Wild day! I looked down at a wrist-watch I wore on my arm whenever I went to the park after work. It’s only seven o’clock! What’s it like at one or even twelve-thirty?!  

               A few more marches and I was going to own that bench. And I did, parking myself right on top of the sandy-colored three-planked piece of seat awaiting me ever since this morning.

               I hope the craziness dies down! Okay… I put myself in office work mode and flipped that flower-studded journal open. Taking the pen out of the front cover’s little pen holder, I crossed my ankles the way I did back in Ms. T’s office and went to work.  

               The first thing I’m going to write about is how I’m going to manage two animals—a cat and a German Shepherd—while working for Ms. T and going to this funhouse of a park every day. Or maybe I’ll cut back to the weekends. Like next Friday, I’ll join this kid-happy area and only stay for an hour or so. I usually stayed for a couple of hours I got so immersed in writing my thoughts down. When I looked up, the sun would be close to setting!

               I tapped the pen to my right cheek, looking right at the blank lines on my journal’s front page. Hm. Let’s think about this for a minute…


               “You’re getting some animals, Callie?”

               Sandra gushed at my announcement the following Monday. We were back in the breakroom, she leaning ecstatically over the turquoise table and me sitting back in my chair, smiling a tiny bit and looking at her full in the face. “Oh my goodness! That’s great!”

               She scrambled over into a chair, shoved herself towards the table and put her elbows on it and her cheeks in her palms. “Really? Tell me!”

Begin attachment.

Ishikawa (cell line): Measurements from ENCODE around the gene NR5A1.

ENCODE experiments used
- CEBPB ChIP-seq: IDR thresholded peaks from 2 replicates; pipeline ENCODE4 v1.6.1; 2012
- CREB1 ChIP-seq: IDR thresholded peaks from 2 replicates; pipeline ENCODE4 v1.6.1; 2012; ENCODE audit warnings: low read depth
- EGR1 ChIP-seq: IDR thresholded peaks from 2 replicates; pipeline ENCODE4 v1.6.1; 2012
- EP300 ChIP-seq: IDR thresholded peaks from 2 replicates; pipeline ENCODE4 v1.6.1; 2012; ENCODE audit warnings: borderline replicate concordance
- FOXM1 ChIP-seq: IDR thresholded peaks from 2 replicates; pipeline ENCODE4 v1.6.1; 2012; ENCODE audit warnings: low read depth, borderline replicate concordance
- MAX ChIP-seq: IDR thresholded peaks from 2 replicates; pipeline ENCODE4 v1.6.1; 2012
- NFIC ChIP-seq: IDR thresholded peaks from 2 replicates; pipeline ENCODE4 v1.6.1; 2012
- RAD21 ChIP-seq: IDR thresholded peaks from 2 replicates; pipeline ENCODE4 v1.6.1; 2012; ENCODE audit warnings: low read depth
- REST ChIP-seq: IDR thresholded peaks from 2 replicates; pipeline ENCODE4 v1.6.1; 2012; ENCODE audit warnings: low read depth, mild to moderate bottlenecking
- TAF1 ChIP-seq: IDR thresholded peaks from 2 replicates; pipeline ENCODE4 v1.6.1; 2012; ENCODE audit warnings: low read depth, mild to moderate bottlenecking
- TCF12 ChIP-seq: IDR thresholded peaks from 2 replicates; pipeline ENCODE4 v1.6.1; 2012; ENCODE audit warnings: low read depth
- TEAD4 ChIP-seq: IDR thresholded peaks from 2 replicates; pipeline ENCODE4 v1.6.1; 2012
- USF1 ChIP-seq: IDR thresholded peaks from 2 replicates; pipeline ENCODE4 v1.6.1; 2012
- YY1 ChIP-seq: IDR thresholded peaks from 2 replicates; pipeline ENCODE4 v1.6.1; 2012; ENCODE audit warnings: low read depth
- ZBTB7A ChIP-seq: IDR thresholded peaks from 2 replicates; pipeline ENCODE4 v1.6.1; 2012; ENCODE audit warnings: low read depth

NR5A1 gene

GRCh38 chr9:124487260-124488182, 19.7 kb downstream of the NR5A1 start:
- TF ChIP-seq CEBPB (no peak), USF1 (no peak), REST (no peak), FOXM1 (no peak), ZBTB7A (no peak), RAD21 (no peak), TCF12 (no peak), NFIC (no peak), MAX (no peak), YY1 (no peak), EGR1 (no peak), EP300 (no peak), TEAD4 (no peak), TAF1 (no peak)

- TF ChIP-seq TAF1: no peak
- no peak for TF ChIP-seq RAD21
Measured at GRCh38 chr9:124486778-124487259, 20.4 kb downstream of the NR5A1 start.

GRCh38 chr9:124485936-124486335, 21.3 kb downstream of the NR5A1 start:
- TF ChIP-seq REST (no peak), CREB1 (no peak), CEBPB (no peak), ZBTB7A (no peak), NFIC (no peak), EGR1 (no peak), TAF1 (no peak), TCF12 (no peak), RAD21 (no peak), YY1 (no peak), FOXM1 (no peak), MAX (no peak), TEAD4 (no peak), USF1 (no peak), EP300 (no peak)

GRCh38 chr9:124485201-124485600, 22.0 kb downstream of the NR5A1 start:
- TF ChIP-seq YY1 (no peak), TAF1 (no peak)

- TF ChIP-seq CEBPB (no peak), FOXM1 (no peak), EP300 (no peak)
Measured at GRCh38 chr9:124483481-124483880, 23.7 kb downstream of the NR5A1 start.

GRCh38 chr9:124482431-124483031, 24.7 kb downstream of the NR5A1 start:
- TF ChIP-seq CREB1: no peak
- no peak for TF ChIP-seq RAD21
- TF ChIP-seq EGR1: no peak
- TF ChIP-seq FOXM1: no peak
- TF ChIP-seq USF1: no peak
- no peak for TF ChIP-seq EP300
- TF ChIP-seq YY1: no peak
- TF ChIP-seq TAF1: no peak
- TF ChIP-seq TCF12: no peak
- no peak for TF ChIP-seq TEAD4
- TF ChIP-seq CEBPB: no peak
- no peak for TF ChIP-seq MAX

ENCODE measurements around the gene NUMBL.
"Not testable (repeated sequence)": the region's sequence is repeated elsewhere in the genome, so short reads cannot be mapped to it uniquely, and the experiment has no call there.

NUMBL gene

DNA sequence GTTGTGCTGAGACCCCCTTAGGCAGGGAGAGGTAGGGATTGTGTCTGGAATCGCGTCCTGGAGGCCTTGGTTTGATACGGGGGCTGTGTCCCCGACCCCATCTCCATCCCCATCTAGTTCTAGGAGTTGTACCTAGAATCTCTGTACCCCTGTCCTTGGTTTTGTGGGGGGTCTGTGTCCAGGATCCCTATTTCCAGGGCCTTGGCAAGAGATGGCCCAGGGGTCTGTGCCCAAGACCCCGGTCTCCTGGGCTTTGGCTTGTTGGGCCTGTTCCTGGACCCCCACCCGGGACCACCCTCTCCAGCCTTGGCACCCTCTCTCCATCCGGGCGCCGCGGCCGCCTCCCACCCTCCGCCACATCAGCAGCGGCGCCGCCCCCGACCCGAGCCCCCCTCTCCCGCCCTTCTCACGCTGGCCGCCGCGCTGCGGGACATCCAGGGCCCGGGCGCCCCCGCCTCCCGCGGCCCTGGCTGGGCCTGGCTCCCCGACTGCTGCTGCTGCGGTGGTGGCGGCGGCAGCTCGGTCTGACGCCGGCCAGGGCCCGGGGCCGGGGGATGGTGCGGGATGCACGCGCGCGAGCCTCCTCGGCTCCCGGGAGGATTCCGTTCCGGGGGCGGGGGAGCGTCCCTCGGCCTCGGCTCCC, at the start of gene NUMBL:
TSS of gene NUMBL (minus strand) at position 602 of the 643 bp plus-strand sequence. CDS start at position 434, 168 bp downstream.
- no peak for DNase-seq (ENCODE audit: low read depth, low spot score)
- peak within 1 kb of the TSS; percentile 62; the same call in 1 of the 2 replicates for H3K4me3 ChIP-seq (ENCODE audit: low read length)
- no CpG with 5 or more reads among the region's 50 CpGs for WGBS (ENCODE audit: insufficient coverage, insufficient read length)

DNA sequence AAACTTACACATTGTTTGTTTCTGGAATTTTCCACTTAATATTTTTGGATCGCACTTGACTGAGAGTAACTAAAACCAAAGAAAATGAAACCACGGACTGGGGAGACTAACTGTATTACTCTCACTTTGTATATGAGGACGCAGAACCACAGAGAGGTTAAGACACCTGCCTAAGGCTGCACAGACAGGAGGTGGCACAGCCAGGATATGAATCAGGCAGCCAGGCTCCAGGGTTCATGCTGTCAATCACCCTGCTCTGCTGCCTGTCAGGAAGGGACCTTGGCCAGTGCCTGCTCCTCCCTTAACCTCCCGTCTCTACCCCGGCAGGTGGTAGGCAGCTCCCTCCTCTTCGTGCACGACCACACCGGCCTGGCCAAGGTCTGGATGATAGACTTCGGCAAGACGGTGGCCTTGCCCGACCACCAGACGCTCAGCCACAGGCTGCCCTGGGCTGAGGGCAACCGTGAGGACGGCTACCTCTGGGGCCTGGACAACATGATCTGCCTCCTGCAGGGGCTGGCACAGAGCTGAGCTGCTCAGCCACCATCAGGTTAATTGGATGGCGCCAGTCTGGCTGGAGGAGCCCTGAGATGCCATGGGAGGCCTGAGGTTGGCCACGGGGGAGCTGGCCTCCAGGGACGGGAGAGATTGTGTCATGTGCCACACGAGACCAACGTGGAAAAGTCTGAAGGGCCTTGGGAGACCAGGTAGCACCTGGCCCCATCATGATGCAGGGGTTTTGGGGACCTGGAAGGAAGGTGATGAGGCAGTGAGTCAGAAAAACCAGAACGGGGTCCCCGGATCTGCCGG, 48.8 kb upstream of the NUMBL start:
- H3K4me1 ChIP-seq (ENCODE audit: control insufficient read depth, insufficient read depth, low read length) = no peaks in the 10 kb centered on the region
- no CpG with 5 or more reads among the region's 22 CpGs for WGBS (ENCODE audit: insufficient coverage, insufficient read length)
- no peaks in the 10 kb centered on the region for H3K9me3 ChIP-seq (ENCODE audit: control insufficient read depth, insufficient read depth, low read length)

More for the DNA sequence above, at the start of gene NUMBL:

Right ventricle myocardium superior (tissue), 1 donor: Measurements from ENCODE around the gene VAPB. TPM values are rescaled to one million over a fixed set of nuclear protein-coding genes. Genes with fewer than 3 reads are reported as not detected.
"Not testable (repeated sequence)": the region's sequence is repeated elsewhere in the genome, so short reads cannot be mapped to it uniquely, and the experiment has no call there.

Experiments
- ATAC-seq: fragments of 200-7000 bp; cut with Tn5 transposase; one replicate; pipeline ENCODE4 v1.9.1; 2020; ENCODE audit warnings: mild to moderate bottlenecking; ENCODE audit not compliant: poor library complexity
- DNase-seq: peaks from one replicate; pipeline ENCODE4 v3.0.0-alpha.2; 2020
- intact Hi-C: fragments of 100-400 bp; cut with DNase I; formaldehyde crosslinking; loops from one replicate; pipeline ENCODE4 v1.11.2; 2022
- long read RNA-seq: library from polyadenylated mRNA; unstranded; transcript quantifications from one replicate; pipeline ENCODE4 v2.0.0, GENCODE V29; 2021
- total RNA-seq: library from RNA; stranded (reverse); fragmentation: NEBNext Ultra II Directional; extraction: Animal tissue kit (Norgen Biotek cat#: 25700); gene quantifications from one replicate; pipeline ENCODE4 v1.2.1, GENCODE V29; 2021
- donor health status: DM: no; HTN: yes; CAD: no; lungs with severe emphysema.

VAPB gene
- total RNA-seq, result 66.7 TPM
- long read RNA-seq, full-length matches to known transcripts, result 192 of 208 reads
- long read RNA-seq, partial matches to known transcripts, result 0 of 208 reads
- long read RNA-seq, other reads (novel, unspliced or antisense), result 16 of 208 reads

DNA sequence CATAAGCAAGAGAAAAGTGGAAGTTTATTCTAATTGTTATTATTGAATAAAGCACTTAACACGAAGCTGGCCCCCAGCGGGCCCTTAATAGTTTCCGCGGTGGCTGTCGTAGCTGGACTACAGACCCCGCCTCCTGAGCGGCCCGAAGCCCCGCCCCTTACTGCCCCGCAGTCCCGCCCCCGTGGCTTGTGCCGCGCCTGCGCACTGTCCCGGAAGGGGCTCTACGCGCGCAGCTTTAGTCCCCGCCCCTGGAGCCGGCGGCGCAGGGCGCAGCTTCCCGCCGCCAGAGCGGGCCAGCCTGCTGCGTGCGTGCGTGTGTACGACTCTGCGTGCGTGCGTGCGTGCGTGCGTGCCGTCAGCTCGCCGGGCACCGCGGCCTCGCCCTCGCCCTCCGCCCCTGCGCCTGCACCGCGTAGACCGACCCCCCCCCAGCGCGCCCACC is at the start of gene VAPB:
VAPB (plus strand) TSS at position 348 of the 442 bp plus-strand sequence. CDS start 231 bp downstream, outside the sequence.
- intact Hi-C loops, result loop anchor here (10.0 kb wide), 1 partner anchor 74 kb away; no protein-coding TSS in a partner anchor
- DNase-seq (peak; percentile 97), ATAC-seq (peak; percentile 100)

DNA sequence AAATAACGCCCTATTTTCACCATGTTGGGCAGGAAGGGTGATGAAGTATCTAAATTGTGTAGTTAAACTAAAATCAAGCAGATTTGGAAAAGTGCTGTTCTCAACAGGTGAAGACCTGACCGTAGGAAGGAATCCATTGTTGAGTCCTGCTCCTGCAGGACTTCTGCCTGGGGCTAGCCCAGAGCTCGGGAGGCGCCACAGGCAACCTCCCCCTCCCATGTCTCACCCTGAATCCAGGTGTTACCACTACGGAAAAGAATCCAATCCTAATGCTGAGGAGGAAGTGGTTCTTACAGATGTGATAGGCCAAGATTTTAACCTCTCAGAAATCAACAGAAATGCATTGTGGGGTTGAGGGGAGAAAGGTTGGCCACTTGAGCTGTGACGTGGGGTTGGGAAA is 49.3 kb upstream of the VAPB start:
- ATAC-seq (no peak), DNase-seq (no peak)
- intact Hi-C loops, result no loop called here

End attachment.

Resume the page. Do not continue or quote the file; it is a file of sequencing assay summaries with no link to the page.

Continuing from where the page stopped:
I did.   

               “Wow! I’ll tell Mackenzie!” She twisted around and tapped annoyingly on the other woman’s shoulder, clearly interrupting her. A curly-haired, chestnut-colored woman with freckles dotting her face jerked towards her, face irritated, but Sharon made Mackenzie wash this expression away with a couple of words and a pointer finger sticking itself right at me. The other employee then covered her mouth with excitement and went over beside me, sitting down to, I just knew, interview me. I was itching to leave now. But I looked back at Mackenzie, hearing Sharon return to her seat but with just as much enthusiasm, if not more.         

               “Wow!” Mackenzie mimicked Sharon as she always did. “Tell me more.”

               I did. Both women squealed. I pushed a smile on my lips and that was it. Several other employees, I saw out of my peripheral vision, looked over and started muttering about what was happening. I mouthed that I was considering getting a cat and a German Shepherd. They just shrugged and turned away, returning to their own conversations and then own cubicles.

               I copied them. As I returned to my own little work world and busied myself with downloading and printing pictures of some of the documents I just gave Ms. T so those papers could illustrate its concepts not just in description but in actual photograph, I strived to ignore the tempting invitation to relax in my chair and fantasize about getting those animals and raising them to be my own.